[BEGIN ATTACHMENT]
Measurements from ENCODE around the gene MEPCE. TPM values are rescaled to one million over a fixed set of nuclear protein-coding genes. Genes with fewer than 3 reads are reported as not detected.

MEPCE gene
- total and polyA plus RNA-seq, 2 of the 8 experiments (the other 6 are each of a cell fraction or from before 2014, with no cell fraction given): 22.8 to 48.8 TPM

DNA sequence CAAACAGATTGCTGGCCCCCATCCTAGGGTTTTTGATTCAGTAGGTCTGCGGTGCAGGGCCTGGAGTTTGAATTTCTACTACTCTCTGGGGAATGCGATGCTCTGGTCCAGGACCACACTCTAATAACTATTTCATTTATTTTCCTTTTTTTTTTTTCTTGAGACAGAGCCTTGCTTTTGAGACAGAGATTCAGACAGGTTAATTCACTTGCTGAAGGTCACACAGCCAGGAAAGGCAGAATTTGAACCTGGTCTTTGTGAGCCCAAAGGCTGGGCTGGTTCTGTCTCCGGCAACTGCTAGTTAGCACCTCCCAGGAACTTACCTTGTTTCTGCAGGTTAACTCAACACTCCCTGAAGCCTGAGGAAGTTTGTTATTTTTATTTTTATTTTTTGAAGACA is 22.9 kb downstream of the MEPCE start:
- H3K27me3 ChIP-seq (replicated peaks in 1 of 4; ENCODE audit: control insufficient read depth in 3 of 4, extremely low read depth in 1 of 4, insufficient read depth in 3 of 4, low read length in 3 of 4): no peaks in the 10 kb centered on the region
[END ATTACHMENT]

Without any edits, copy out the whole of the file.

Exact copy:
Measurements from ENCODE around the gene MEPCE. TPM values are rescaled to one million over a fixed set of nuclear protein-coding genes. Genes with fewer than 3 reads are reported as not detected.

MEPCE gene
- total and polyA plus RNA-seq, 2 of the 8 experiments (the other 6 are each of a cell fraction or from before 2014, with no cell fraction given): 22.8 to 48.8 TPM

DNA sequence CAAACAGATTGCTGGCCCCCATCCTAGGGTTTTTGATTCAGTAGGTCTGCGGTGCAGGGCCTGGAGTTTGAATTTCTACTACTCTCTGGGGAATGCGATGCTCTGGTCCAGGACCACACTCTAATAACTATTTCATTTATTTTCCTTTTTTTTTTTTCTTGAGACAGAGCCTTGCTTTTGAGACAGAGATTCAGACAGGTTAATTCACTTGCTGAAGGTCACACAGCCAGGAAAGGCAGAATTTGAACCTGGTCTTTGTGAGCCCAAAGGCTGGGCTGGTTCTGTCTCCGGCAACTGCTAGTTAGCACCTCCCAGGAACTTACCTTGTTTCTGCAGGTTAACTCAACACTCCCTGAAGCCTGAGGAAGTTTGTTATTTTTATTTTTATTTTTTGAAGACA is 22.9 kb downstream of the MEPCE start:
- H3K27me3 ChIP-seq (replicated peaks in 1 of 4; ENCODE audit: control insufficient read depth in 3 of 4, extremely low read depth in 1 of 4, insufficient read depth in 3 of 4, low read length in 3 of 4): no peaks in the 10 kb centered on the region